bookcover_mlm

This has now given way to a rekindled desire to write in other forms, and this year I’ve been focusing on writing short stories. So I’ve been just as busily writing as years’ past, and have (mostly) completed six stories since I began in April—mostly, because editing is never truly over–but because I’ve been submitting work for publication in literary journals I cannot publish them here. (If anyone would like to read one of the drafts I’ve written I’d be happy to send you one off-line, just drop me a note or let me know in the comments.) I think what I’m doing is working on a collection of stories that approach the subject of grace, and how it illumines our lives, but we’ll see if I can keep the theme going for an entire collection!

An exciting moment occurred for me this fall when I found out the first story I wrote this year, which I began while seated in an aiport back in April, was awarded Honorable Mention in the New Letters Magazine Prize for Fiction. The Honorable Mention isn’t automatically published so it is not in print yet, but it was a wonderful validation of the direction in which I’d set off. I chose to work on short stories because I felt intuitively it would help me to develop my skills as a writer and I think that is proving true. It is intensely challenging to write. As evidence I also have to my credit over fifteen rejections this year and counting, so pursuit of the craft has been exquisitely humbling and rewarding all at once. The more I engage with the sheer difficulty of it the more impressed I become with every single thing I read. I can no longer read reviews on Goodreads because the ease with which people are able to comment with such casual criticism on work that takes months and months and even years to produce is astonishing. It’s amazing!

Writing has been a great teacher this year because I have been up and down and all over the map about it, without any real recourse to getting a grip at times, but also have experienced directly through its practice a few of those moments of grace. In fact it has required that I keep going despite the usual arsenal of thoughts about whether it is or isn’t going well, and at the end of the day through any committed practice I think we realize: what we do can never provide us with the magnificence we are. It can only reveal it. It’s already in there. Often it is ourselves who are most in need of this discovery, and somehow we must engage with something to act as a catalyst for this cracking open. We have to find our way to the sweet spot of not trying too hard or denying what we have been given, while simultaneously making the honest effort all the same. It’s called surrender I think. Creative endeavors are forays into the unknown and we just can’t control them. It is only when the control is relinquished that what is truly magnificent within us can step forward.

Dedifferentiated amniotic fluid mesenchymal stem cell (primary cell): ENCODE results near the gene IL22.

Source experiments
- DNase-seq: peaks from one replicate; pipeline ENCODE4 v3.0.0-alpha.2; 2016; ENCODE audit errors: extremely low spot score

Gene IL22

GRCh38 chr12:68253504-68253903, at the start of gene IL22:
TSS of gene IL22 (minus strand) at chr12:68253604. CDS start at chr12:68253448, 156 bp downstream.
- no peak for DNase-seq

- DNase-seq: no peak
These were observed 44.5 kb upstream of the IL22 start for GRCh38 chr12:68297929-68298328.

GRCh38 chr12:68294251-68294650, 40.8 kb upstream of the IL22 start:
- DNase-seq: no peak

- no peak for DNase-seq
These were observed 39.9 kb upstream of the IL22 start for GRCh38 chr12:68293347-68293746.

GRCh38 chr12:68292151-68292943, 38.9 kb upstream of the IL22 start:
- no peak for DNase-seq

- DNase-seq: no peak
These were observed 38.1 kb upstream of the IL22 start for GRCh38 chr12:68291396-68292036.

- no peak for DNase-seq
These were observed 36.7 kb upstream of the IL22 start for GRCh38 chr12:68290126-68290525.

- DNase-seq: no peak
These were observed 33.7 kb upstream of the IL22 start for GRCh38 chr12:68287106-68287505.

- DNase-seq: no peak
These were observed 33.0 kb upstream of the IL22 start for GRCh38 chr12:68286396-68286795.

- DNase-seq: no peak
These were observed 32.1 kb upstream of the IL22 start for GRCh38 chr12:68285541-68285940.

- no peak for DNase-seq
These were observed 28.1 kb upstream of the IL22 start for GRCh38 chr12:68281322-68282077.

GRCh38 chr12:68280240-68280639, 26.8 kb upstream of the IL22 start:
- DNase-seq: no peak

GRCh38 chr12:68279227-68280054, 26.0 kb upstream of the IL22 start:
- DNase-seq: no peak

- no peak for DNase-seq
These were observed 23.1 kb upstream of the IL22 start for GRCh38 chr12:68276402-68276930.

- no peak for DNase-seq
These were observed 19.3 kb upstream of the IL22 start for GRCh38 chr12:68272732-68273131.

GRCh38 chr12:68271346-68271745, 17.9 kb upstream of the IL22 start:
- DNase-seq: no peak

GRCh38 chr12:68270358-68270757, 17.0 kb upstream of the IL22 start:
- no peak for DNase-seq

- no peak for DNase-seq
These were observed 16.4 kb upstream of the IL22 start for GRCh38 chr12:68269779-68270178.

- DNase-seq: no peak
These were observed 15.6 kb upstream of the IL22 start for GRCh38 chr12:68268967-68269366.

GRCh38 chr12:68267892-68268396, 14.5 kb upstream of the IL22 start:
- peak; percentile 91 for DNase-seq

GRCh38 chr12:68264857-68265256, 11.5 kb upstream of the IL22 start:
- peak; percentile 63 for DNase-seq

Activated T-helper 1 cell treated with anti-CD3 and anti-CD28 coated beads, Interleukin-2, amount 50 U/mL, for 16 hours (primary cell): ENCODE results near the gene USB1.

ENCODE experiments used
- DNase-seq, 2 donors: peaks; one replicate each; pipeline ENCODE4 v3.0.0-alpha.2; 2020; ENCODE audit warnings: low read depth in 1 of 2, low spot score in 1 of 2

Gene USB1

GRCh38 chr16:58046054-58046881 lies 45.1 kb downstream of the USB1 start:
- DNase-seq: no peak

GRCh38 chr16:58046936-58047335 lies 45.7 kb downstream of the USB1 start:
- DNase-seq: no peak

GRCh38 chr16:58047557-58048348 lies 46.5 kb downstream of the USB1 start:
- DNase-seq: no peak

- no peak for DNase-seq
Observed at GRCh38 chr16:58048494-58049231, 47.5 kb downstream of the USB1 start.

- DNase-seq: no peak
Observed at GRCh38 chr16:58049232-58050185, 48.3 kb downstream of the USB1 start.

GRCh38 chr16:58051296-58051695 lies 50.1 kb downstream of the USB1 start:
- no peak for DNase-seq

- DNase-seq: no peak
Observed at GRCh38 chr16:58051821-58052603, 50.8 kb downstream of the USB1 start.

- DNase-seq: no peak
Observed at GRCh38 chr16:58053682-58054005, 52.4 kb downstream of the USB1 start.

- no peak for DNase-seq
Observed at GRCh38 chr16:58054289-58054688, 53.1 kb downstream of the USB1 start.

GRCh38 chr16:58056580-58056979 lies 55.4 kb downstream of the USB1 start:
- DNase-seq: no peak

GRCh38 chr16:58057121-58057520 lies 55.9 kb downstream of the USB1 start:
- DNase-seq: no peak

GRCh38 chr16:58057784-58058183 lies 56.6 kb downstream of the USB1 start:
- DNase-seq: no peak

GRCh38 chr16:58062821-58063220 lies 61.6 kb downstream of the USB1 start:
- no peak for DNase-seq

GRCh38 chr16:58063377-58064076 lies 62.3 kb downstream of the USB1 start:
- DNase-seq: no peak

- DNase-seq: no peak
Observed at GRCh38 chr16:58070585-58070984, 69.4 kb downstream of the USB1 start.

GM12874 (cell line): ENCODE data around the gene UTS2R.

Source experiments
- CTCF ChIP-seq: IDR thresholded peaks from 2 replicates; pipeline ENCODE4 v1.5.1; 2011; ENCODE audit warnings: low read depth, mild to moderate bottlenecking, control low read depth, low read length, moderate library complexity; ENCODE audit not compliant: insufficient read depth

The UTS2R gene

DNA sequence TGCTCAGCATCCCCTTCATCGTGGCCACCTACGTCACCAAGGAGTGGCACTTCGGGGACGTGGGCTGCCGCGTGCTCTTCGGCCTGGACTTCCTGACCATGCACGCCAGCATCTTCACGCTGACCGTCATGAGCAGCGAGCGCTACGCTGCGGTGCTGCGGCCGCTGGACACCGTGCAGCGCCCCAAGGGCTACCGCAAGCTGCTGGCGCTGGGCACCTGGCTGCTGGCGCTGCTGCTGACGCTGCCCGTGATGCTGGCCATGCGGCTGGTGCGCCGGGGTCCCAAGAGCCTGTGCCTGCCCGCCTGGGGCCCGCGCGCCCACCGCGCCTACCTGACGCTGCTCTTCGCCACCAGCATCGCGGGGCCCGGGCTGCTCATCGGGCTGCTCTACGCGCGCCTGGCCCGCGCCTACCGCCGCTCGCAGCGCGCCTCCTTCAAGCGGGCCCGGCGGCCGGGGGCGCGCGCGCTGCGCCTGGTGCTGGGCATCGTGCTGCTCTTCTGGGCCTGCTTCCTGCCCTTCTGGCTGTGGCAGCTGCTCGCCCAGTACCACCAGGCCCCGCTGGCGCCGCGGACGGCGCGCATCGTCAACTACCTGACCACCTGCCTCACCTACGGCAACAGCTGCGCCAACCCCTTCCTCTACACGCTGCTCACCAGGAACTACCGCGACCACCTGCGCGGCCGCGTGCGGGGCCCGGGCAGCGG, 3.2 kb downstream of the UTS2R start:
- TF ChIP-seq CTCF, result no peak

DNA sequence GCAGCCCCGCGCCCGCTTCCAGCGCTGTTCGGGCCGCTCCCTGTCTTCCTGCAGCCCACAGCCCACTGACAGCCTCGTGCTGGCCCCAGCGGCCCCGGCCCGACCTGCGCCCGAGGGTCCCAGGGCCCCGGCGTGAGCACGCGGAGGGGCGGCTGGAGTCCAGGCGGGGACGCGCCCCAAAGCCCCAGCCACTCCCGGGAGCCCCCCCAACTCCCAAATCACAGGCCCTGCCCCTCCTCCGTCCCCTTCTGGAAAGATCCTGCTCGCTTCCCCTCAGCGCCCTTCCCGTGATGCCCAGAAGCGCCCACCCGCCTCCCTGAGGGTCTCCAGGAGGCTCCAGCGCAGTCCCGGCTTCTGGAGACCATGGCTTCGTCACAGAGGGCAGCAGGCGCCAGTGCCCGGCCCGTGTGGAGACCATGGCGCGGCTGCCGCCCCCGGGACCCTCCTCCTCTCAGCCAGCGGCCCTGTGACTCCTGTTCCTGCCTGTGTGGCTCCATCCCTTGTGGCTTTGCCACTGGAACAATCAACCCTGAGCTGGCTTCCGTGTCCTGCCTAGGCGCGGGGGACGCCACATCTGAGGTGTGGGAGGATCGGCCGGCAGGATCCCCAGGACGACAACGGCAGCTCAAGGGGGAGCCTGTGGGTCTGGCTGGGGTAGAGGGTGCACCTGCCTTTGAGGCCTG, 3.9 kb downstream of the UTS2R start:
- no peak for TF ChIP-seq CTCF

When we discover this sensation of surrender, then the magnificence in each of us is revealed, and the whole world is transformed, as one by one our hearts activate. I’m grateful Linda offered this challenge and grateful to have given it a go. I do hope you will consider checking out the new poetry book when it is released as I think it has its moments—moments I could never have anticipated that somehow matter. In one’s magnificence we see everyone’s, and this is why it is so important that we make the effort to reveal the truth of who we are. Thank you for being part of this journey with me.

Peace to each you…

A Response to the US Election

comments 36
Course Ideas

I’ll keep the post here short since I’m providing a link to a short article I wrote in response to the election for a newsletter named “The Embrace,” which is circulated by the publisher of A Course of Love. I do think it is hard to understand the overall implications of what is happening in this election, and the world at large, and my sense is there is a great deal here that is not exactly as it seems.

The Election: Moving from Shock to Love

“Voting this year felt like trying to distill years of carefully-gathered hope and passion into a single, oval-shaped grunt. It was like trying to create a landscape painting with a single prick of ink. It’s not all that satisfying, really, to speak in grunts, but that’s how the final accounting is made. You have to hope the universe is listening. You have to hope it understands…” [Cont’d here]

The Beloved’s Cable Television Network

comments 34
Poetry

When I awoke
I found that
Hafiz and I
were riding breathless
beneath a whirling sky
of flames and television screens,
beneath booming voices
that emerged from the darkness
to pound the night’s hide
with declarations and logic
that made the ground shake
all around us like we
were dashing through
the replay of a furious world
filmed on a handheld.
Our lips were drawn in taut lines,
our horses tireless,
our clothing billowing and tearing
into streamers of muslin